Shattering the Glass Ceiling

Female radiologists break new ground at the annual meeting.

glass ceiling 1Geraldine B. McGinty, MD, MBA, FACR, receives the 2018 William T. Thorwarth, Jr., MD, Award.

ACR 2018 brought forth several historic moments for the radiology specialty, and specifically for women.

Geraldine B. McGinty, MD, MBA, FACR, was elected the first woman chair of the BOC in the nearly 100-year history of the College. McGinty, a practicing radiologist, also received the 2018 William T. Thorwarth, Jr., MD, Award at ACR 2018 for her contributions to the field of health policy and economics for radiology.

“Dr. McGinty has been a trailblazer for women in radiology, and she is committed to empowering other women to follow in her footsteps,” said Katarzyna J. Macura, MD, PhD, FACR, chair of the ACR Commission for Women and Diversity, during the ACR 2018 Diversity Forum, titled “Women in Radiology — Why Men Should Care.” “This victory for her is really a victory for all of us,” said Macura.

The ACR 2018 Diversity Forum featured a panel of male academic and private practice radiology leaders, who provided insight on how they could mentor, support, and advance women radiologists at all career levels to achieve gender parity. During the session, attendees renewed their commitment to the following:

• Encouraging colleagues to speak up, speak out, and share best practices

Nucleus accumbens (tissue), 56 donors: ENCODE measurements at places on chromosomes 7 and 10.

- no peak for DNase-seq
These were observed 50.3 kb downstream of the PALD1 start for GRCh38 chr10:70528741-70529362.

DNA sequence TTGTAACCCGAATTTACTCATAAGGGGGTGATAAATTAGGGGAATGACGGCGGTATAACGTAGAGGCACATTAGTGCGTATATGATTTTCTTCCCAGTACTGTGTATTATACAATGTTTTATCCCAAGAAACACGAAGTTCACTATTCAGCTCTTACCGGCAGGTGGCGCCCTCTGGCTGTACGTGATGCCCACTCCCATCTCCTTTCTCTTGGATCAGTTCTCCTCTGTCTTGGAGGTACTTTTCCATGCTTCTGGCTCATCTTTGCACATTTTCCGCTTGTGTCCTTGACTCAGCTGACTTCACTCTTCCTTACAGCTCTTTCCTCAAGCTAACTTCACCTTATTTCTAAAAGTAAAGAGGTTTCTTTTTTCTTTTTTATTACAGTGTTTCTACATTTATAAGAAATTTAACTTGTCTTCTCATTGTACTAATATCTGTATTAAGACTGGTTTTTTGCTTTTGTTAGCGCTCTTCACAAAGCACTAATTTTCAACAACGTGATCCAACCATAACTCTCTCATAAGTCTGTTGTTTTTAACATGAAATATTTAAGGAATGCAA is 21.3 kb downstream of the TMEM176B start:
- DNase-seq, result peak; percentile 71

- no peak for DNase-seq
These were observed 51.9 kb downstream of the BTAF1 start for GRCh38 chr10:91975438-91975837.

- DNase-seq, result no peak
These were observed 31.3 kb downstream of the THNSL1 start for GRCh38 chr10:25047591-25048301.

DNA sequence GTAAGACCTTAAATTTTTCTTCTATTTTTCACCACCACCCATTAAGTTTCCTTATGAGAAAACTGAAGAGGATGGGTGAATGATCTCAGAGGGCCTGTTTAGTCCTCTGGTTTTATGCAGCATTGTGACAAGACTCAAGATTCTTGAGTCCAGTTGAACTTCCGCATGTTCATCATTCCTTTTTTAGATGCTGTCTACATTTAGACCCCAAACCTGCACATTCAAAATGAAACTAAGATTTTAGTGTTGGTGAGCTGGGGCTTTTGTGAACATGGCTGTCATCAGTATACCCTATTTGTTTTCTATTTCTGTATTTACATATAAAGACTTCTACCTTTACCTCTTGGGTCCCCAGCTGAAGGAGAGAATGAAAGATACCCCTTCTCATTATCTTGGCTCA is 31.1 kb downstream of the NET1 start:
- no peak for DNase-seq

• Requiring search committees to consider every aspect of diversity when making hiring decisions
• Ensuring that panels at meetings and conferences are made up of at least 50 percent women
• Working with medical schools to increase recruitment and retention of women
• Supporting women with parental leave, lactation rooms, and flexible work arrangements

The 2018 meeting featured a second year of speed mentoring, a concept introduced by the American Association for Women Radiologists (AAWR). The session afforded participants the opportunity to meet a variety of leaders in the field, who discussed leadership development, contract negotiations, work-life balance, grant writing, and quality improvement activities. 

“We’ve expanded the speed mentoring session to make it open to male and female participants,” said Amy K. Patel, MD, a breast radiologist in Kansas City, Mo. “When you look at the make-up of the session, it’s an incredibly diverse crowd, not just in terms of gender.” Kristina E. Hoque, MS, MD, PhD, a neuroradiologist and nuclear medicine physician, who co-hosted the session with Patel, agreed. “I think the really special thing about the speed mentoring session is that it was born from diversity and its heart lies in diversity. It came out of the AAWR with improving diversity as its core mission, and I think that that mission has really held true,” said Hoque.

Also at ACR 2018, Ruth C. Carlos, MD, MS, FACR, was named the first female editor-in-chief of the JACR®, beginning in January 2019. Carlos, who previously served as deputy editor of the JACR and brings more than two decades of radiology and medical journalism experience to this role, succeeds Bruce J. Hillman, MD, FACR, founding editor of the journal.

While Macura noted that McGinty’s and Carlos’ achievements are encouraging and empowering, she emphasized that work still needs to be done. “According to our 2018 Workforce Survey, we’ve doubled the number of female radiologists in the past 25 years,” said Macura. “Yet, only 25 percent of all radiologists are female. It’s encouraging that this number rises to 36 percent in radiologists under 35, pointing to a trend of more female radiologists in the future. As a specialty, let’s make sure we’re ready for them.”


 

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